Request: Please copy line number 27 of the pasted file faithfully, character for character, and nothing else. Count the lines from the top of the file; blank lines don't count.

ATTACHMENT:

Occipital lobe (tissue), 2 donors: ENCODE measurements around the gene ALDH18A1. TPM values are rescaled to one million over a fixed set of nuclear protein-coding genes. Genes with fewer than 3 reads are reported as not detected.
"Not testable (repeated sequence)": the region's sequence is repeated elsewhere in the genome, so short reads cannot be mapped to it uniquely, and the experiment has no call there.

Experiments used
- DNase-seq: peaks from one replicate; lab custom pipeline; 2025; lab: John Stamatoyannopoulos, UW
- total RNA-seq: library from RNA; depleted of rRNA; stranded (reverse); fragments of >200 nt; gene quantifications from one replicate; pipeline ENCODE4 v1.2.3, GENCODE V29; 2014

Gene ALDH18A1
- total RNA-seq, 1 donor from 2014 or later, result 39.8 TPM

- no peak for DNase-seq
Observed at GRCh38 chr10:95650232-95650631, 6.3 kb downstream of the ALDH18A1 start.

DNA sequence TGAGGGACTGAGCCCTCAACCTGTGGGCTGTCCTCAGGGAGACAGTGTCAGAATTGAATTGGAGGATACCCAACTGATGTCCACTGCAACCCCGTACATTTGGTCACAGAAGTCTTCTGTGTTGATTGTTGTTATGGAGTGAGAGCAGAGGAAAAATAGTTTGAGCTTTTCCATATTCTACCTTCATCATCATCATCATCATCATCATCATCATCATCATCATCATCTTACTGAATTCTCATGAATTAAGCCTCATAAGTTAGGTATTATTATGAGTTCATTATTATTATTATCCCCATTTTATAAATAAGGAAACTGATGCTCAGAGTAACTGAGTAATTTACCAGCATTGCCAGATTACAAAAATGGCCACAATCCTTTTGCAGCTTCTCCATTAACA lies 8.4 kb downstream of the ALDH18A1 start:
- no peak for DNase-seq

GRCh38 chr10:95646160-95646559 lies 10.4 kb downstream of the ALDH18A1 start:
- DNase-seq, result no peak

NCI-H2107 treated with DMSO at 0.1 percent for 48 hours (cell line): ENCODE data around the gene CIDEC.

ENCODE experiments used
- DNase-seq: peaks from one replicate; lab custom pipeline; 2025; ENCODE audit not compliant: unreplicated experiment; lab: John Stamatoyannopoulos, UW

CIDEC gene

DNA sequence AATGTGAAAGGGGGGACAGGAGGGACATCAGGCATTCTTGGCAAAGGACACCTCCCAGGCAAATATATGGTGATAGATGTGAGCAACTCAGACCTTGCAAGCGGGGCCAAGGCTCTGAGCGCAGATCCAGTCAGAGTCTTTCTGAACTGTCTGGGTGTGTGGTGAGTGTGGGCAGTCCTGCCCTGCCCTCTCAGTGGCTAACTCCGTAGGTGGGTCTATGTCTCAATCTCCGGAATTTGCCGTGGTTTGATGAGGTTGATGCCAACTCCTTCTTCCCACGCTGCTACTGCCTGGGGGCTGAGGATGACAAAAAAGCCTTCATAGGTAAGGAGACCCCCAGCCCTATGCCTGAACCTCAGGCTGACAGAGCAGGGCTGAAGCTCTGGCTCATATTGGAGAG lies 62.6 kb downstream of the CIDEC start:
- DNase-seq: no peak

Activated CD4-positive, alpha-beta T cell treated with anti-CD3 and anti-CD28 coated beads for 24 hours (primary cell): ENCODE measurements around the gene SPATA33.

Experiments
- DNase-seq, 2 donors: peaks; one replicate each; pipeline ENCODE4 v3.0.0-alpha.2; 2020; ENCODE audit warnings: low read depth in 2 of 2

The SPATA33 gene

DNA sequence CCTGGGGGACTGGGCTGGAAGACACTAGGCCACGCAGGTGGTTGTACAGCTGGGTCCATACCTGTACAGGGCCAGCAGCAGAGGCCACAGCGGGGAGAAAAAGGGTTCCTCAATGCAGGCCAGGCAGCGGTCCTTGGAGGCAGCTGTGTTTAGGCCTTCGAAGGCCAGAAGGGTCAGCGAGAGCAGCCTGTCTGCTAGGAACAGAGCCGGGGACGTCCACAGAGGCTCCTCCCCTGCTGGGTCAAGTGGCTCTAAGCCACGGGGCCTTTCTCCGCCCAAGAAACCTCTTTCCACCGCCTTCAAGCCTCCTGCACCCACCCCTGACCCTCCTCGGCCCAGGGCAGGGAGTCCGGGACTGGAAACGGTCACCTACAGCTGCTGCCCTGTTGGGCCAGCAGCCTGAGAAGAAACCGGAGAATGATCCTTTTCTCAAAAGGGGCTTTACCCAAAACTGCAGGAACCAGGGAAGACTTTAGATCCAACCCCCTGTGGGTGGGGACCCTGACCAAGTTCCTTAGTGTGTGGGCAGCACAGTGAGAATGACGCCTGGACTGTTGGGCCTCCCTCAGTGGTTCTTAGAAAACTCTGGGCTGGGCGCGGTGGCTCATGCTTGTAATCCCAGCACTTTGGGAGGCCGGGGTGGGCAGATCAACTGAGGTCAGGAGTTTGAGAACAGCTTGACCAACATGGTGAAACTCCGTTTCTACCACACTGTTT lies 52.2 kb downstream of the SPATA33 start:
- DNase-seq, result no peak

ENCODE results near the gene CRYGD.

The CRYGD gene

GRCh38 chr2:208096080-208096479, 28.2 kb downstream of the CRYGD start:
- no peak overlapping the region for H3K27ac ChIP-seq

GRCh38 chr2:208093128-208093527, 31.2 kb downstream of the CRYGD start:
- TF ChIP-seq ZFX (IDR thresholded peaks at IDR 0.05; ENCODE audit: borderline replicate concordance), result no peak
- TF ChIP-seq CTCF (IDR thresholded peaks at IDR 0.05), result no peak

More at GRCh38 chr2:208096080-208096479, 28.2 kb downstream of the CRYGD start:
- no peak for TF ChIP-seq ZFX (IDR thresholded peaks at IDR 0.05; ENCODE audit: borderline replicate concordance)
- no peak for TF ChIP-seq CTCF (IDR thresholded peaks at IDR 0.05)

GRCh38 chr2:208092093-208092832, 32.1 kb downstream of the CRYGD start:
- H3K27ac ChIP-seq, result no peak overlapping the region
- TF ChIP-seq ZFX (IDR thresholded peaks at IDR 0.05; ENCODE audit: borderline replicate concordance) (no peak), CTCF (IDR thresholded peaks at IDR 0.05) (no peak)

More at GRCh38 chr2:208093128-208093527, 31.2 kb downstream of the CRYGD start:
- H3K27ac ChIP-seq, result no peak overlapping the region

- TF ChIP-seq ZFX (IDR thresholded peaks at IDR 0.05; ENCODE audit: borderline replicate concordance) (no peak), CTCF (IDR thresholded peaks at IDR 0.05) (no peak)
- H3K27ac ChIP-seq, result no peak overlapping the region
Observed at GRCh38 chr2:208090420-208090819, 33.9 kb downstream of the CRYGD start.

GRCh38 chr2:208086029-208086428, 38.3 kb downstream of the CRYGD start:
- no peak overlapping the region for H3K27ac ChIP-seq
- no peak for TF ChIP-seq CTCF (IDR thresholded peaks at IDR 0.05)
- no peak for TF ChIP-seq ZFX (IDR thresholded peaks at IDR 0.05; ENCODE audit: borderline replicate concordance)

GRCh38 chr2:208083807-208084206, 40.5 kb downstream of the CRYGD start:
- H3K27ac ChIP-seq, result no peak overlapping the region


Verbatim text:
The CRYGD gene